In Ayurveda, body, mind and consciousness work together in maintaining balance. They are simply viewed as different facets of one’s being. To learn how to balance the body, mind and consciousness requires an understanding of how vata, pitta and kapha work together. According to Ayurvedic philosophy the entire cosmos is an interplay of the energies of the five great elements—Space, Air, Fire, Water and Earth. Vata, pitta and kapha are combinations and permutations of these five elements that manifest as patterns present in all creation. In the physical body, vata is the subtle energy of movement, pitta the energy of digestion and metabolism, and kapha the energy that forms the body’s structure.
Vatais the subtle energy associated with movement — composed of Space and Air. It governs breathing, blinking, muscle and tissue movement, pulsation of the heart, and all movements in the cytoplasm and cell membranes. In balance, vata promotes creativity and flexibility. Out of balance, vata produces fear and anxiety.
Pittaexpresses as the body’s metabolic system — made up of Fire and Water. It governs digestion, absorption, assimilation, nutrition, metabolism and body temperature. In balance, pitta promotes understanding and intelligence. Out of balance, pitta arouses anger, hatred and jealousy.
Kaphais the energy that forms the body’s structure — bones, muscles, tendons — and provides the "glue" that holds the cells together, formed from Earth and Water. Kapha supplies the water for all bodily parts and systems. It lubricates joints, moisturizes the skin, and maintains immunity. In balance, kapha is expressed as love, calmness and forgiveness. Out of balance, it leads to attachment, greed and envy.
Life presents us with many challenges and opportunities. Although there is much over which we have little control, we do have the power to decide about some things, such as diet and lifestyle. To maintain balance and health, it is important to pay attention to these decisions. Diet and lifestyle appropriate to one’s individual constitution strengthen the body, mind and consciousness.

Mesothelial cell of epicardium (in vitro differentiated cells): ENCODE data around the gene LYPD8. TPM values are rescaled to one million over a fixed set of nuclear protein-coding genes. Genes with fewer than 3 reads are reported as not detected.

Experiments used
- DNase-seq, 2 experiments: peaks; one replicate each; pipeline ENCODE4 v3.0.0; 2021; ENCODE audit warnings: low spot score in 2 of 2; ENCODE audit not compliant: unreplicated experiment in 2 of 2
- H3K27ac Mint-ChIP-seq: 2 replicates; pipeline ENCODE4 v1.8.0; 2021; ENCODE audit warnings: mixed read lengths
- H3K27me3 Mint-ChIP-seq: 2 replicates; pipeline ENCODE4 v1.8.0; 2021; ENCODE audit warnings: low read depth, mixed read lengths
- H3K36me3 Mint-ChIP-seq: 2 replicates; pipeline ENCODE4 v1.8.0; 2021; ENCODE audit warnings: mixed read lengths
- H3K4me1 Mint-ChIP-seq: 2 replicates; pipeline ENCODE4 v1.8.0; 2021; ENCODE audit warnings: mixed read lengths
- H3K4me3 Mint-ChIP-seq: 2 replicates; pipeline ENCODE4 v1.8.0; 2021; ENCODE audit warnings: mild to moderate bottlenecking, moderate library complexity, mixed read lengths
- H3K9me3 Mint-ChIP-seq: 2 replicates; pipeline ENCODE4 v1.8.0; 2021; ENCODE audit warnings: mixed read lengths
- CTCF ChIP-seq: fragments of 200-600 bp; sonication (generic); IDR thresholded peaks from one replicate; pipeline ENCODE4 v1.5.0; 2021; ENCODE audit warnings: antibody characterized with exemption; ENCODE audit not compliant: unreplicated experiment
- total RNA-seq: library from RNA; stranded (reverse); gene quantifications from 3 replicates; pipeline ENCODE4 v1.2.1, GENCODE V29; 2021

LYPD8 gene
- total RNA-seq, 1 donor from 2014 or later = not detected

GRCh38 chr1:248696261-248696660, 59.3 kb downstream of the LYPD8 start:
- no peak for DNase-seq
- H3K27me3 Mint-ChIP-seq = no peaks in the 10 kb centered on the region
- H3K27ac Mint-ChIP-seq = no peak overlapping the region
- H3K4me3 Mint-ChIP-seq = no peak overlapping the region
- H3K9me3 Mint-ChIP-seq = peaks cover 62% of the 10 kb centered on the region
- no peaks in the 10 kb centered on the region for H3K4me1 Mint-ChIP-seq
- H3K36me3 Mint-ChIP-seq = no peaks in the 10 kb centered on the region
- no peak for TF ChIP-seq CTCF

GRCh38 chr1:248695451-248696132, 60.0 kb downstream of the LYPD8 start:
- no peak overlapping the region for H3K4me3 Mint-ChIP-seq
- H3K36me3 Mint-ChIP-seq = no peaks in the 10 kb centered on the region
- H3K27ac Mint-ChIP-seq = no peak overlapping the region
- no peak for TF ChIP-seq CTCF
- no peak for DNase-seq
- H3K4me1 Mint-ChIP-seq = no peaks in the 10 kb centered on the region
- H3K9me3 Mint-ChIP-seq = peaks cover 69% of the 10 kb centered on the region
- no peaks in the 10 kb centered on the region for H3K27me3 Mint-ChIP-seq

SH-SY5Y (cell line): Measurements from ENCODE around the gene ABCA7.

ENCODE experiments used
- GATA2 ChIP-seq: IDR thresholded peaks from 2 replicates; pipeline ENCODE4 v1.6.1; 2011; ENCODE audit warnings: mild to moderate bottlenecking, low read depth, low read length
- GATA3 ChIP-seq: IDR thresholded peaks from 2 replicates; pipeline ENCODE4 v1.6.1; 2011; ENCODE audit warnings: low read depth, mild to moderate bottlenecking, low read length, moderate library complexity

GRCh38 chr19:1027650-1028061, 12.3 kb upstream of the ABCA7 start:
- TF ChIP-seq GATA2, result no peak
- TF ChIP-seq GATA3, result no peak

Ayurveda as a Complementary System of HealingThe basic difference between Ayurveda and Western allopathic medicine is important to understand. Western allopathic medicine currently tends to focus on symptomatology and disease, and primarily uses drugs and surgery to rid the body of pathogens or diseased tissue. Many lives have been saved by this approach. In fact, surgery is encompassed by Ayurveda. However, drugs, because of their toxicity, often weaken the body. Ayurveda does not focus on disease. Rather, Ayurveda maintains that all life must be supported by energy in balance. When there is minimal stress and the flow of energy within a person is balanced, the body’s natural defense systems will be strong and can more easily defend against disease.
It must be emphasized that Ayurveda is not a substitute for Western allopathic medicine. There are many instances when the disease process and acute conditions can best be treated with drugs or surgery. Ayurveda can be used in conjunction with Western medicine to make a person stronger and less likely to be afflicted with disease and/or to rebuild the body after being treated with drugs or surgery.